SARS-CoV-2 Mutation May Partly Account for Fast Spread in Summer

The SARS-CoV-2 virus has been accumulating mutations since March, one of which could at least partly account for increased spread of the virus in the US from mid-May, suggest results from a University of Texas at Austin study.

The researchers compared more than 5,000 viral genomes extracted from patient samples from those infected in two distinct ‘waves’ of the virus in spring and summer 2020. They found that a specific variant expressed in the spike protein, called D614G, was present in 71% of the spring wave genomes but this had increased to 99.9% in the summer wave.

Results from lab and animal studies investigating this variant have shown that it appears to increase the viruses ability to infect cells in the lungs, which might explain why it has quickly become widespread.

The first COVID-19 patients were reported in Texas in early March and the lab serving the Houston Methodist Hospitals was one of the first to begin testing people for infection with the virus. There was a distinct first ‘spring’ wave of the virus that began in March, peaked in April and then sharply declined until May 11th. At this point cases began to rise rapidly again, marking the beginning of a second ‘summer’ wave. For the purposes of this paper, the end of the summer wave was July 7th.

During the spring and summer waves the Houston Methodist Hospital labs tested 55,800 patients for SARS-CoV-2 infection, 9,121 of whom were positive. As reported in the journal mBio, the research team sequenced 5,085 SARS-CoV-2 genomes, 1026 of which were from infections in the spring wave.

“The virus is mutating due to a combination of neutral drift — which just means random genetic changes that don’t help or hurt the virus — and pressure from our immune systems,” said Ilya Finkelstein, Ph.D., associate professor of molecular biosciences at the University of Texas at Austin and co-author of the study.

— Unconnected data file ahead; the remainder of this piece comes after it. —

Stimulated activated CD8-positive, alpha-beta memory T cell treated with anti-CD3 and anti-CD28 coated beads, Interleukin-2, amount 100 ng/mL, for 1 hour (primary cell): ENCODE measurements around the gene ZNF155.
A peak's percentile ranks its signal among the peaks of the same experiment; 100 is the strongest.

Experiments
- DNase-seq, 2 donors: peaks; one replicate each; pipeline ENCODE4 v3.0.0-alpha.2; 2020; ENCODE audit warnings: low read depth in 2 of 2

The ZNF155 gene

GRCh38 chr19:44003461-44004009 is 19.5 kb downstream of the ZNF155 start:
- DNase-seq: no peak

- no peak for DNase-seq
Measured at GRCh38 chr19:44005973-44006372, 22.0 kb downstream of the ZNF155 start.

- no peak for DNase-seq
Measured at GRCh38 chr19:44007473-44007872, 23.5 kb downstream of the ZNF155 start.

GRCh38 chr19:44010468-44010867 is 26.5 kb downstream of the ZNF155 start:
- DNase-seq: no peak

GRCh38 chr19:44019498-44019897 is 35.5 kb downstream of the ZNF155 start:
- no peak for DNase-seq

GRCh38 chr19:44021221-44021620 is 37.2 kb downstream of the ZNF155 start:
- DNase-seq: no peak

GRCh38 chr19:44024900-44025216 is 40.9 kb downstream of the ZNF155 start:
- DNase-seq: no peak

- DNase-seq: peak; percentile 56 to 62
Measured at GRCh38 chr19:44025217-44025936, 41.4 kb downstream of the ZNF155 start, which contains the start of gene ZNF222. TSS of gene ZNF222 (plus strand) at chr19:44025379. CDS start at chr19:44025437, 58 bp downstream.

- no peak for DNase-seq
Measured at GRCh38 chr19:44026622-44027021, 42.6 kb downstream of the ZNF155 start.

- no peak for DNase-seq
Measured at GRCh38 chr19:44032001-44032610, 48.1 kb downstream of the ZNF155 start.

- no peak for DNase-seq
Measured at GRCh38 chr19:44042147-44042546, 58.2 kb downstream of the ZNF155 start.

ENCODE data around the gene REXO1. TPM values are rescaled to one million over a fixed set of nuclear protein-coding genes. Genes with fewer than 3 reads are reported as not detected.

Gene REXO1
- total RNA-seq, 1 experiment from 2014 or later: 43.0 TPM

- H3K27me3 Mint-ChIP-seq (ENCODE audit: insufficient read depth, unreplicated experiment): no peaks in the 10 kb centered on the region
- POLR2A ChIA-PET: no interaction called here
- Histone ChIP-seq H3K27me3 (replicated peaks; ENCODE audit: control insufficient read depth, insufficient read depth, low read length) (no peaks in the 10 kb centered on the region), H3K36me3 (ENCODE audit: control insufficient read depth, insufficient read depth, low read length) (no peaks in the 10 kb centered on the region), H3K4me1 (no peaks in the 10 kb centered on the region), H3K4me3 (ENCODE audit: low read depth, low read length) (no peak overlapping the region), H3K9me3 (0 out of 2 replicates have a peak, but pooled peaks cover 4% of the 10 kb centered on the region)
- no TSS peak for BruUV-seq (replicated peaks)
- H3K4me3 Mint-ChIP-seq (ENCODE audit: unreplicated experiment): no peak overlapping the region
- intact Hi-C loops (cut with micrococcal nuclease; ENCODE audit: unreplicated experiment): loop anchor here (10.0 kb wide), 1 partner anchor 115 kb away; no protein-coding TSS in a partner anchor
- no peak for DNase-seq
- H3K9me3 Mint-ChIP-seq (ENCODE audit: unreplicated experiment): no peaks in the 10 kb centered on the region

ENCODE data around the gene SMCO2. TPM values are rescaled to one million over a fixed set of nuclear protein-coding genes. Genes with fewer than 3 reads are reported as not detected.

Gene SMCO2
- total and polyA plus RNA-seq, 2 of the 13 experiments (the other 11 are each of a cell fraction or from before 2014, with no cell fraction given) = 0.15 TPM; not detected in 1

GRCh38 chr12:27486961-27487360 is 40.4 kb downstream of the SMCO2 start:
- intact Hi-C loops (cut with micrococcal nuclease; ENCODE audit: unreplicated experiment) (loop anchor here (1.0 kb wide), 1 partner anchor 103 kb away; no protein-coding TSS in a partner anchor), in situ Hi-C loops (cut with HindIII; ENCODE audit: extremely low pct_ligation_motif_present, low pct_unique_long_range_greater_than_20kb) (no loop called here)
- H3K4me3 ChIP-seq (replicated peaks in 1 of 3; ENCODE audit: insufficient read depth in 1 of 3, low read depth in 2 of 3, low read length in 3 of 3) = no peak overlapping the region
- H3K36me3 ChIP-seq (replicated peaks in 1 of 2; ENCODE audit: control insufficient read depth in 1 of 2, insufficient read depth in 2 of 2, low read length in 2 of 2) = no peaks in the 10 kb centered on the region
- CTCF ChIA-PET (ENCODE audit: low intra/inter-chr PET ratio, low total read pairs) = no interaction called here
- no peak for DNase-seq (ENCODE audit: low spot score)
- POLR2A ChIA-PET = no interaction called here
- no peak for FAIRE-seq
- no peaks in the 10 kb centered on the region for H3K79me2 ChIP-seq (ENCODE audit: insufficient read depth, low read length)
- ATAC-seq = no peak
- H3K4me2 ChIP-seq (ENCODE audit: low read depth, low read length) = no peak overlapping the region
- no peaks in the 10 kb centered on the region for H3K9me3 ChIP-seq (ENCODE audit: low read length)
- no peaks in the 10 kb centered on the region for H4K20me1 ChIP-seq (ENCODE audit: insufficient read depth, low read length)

The prevalence of the D614G variant had increased by almost 30% between the spring and summer waves, according to the analysis. Notably, although it appears to make the virus more infectious, it does not seem to have impacted the severity of infections seen in patients.

This is not the first time the rise in prevalence of D614G has been observed and the findings in this paper correlate with global trends. For example, a paper published in July by an international group of researchers showed that the D614G variant had become the most commonly observed strain of the virus around the world in less than 1 month.

“The virus continues to mutate as it rips through the world,” Finkelstein said. “Real-time surveillance efforts like our study will ensure that global vaccines and therapeutics are always one step ahead.”

It is normal for viruses to mutate over time, particularly one as widespread as that causing COVID-19. However, on a positive note, coronaviruses (including SARS-CoV-2) seem to mutate more slowly than other RNA viruses such as influenza and HIV. They have a proofreading enzyme that seems to correct errors occurring during viral replication. To date, the rate of genetic change in SARS-CoV-2 seems to be about half that of flu and only a quarter of the rate seen in HIV.

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